Ration balancers are a source of confusion for many horse owners. Common responses I get when recommending a balancer for the horse’s diet are, “won’t it make him hot?”, or “isn’t that a lot of protein”. Let’s chat.
Protein is made up of amino acids the body needs to carry out normal functions and maintain normal muscle mass. Many horses only eating a low to mid quality grass or hay will carry a large belly and fat cover over the ribs, shoulder, and tail-head, but lose muscling over their backs and rump, particularly as they age. Two important points to consider with regard to protein in the diet: QUANTITY OF PROTEIN fed, and QUALITY OF PROTEIN fed. The quality of the protein in grass and hay changes as the grass matures. The protein in hay is altered by moisture and heat. Protein malnutrition is often the cause of muscle loss in horses that do not receive enough protein or are receiving lower-quality protein. A ration balancer can help fill in the gaps for these animals, providing a quality source of amino acids.
Ration balancers are often around 30% crude protein. They are designed to be fed at a low feeding rate – usually just 1-2 pounds total per day for the average 1,100 lbs horse. This is about 1-2 quarts per day, (one-third to one-half of the typical feed scoop total per day). I like to compare this to a protein shake for the horse. There is very little starch and fat in the ration balancers, so RATION BALANCERS ARE LOW-CALORIE. Starch and fat contain much more energy and contribute to horses “feeling their oats”. Do your kids feel more amped-up after eating a few chicken nuggets or killing a bag of skittles? Hide the skittles, Martha! The chart below compares protein amounts in differing volumes of feed, compared to a grass diet.
ONLY Feeding The Ration Balancer
One type of horse we like to feed with a balancer is the easy keeper who may be overweight. These horses often are fed restricted amounts of grass or no grass and are on hay only. Some of these horses wear grazing muzzles to prevent over-consumption of starch that may lead to laminitis (founder). If the horse is not consuming 2% of his body weight in forage per day, it is highly likely that he is deficient in the amount of protein his body needs. Many people will just give them a handful of a 10-12% protein sweet feed and call it good, but we are likely giving him starch and fat he doesn’t need, and still not getting him enough of the protein he requires (look back at the chart above). Forget the handful of sweet feed, just use a ration balancer in addition to the hay or grass grazing time recommended by your veterinarian.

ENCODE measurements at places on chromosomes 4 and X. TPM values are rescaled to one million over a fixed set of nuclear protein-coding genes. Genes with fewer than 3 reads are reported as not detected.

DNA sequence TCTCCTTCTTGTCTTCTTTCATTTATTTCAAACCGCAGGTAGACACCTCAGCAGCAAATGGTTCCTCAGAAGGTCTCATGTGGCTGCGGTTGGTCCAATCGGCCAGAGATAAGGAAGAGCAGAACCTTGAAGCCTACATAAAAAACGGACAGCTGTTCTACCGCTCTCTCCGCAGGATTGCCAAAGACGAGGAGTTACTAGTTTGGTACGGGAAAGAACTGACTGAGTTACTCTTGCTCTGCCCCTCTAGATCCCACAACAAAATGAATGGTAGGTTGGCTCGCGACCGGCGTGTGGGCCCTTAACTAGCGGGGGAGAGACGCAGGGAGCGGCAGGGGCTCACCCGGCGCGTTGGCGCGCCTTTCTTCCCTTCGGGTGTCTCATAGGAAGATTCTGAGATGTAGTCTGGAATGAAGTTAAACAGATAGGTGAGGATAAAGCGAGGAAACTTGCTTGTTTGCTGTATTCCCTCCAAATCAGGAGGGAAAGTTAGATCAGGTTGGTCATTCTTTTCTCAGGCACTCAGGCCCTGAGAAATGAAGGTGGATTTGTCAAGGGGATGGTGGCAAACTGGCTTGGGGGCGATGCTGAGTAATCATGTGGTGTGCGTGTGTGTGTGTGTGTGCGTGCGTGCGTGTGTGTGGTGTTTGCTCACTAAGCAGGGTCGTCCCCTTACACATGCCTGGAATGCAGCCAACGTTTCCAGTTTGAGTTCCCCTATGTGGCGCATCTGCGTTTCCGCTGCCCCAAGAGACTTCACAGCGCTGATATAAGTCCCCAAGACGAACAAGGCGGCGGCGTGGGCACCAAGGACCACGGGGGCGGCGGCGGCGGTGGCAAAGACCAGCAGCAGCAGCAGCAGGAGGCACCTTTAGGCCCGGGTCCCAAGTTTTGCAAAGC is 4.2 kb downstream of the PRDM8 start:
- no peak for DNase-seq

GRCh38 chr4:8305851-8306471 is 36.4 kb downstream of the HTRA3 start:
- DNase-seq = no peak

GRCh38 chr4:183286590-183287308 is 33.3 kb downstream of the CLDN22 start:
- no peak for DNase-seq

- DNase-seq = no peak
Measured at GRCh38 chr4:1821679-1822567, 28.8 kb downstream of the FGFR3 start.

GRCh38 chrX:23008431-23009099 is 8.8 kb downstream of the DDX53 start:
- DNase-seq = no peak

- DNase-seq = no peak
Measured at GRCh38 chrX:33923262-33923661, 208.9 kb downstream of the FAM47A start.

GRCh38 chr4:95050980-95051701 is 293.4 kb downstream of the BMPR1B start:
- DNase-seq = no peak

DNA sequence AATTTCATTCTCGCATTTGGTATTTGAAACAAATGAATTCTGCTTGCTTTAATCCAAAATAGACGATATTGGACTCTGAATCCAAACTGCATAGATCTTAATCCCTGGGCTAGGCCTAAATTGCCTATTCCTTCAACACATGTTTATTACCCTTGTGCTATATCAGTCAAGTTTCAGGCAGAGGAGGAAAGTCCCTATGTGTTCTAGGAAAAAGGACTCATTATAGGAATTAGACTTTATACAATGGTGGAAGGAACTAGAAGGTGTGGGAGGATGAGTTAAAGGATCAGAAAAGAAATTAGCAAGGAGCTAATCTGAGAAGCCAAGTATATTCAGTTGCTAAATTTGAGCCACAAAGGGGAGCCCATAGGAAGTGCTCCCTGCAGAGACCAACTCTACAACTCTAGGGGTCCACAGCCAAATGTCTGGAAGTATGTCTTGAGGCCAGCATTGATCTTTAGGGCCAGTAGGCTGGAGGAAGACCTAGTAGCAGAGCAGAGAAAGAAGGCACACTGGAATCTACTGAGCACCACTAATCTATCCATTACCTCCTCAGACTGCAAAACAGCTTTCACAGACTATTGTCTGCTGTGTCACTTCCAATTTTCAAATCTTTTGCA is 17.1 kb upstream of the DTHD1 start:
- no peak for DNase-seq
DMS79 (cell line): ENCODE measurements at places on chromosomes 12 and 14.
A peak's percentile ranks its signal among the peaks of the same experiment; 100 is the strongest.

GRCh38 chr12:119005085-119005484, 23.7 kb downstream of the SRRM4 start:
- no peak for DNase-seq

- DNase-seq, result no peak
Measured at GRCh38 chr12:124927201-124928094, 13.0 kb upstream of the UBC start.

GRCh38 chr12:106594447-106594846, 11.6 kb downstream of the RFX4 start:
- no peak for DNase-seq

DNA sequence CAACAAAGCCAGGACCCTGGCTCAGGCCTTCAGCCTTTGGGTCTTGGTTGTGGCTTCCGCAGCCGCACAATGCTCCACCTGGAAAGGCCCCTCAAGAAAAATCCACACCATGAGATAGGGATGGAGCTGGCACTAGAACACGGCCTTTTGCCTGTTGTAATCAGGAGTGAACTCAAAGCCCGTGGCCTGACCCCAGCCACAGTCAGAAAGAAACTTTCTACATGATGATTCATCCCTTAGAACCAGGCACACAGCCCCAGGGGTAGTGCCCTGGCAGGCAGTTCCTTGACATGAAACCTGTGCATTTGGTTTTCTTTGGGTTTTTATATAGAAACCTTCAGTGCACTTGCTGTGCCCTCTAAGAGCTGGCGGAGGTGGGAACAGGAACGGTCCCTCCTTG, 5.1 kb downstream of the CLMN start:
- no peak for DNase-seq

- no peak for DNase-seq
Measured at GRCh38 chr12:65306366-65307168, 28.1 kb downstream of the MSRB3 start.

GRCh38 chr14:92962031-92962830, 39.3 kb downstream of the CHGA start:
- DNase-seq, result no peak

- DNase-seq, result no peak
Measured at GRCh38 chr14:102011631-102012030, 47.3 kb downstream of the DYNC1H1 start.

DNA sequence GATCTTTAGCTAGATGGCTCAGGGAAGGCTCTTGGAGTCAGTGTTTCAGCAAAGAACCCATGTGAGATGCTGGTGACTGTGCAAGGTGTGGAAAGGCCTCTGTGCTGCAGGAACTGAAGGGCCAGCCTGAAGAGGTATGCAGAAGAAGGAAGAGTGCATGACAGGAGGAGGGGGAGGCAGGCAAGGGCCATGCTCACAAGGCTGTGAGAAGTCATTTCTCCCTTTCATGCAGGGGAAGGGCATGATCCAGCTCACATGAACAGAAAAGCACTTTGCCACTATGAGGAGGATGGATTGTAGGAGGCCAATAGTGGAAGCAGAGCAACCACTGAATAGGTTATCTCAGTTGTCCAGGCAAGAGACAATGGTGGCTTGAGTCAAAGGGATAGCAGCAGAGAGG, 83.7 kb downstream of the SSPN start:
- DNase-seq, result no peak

SUPPLEMENTING With a Ration Balancer
Some feed rooms look like the cereal aisle at the grocery store – options, options, options. Beet pulp, rice-bran oil, oats, supplements, and several types of commercial feeds of various protein/fat combinations are common staples. If you have a horse for whom you are mixing different amounts of ingredients to add calories to the diet, a ration balancer is a nice way to ensure that he is at least getting his necessary levels of protein, vitamins, and minerals.
You can also add a ration balancer to a commercial feed. Oftentimes we do this for performance horses on an appropriate feed, but still needing extra protein to help maintain the muscling along the topline. We typically will feed a lower amount of the ration balancer to these animals, just 0.5 to 1 lbs total per day. This is essentially like a human athlete who eats a complete diet, but drinks a protein shake after a workout for the benefit of additional amino acid support.
As always, consult your veterinarian about your horse’s particular needs. When making a feed change, always do it gradually, starting with small amounts of feed and increasing it slowly over 7-10 days until the desired diet is achieved.
WHEN USED APPROPRIATELY, RATION BALANCERS ARE:
- Low calorie
- A good source of high quality protein
- NOT going to make your horse “hot”
- NOT going to be an overwhelming amount of protein
- Fed at lower rates (1-2 lbs total per day) compared to other grain/feeds
- Able to be fed instead of grain, with adequate hay or grass, to fill in the gaps of the diet.
- Able to be fed as a supplement to other feeds for extra protein support.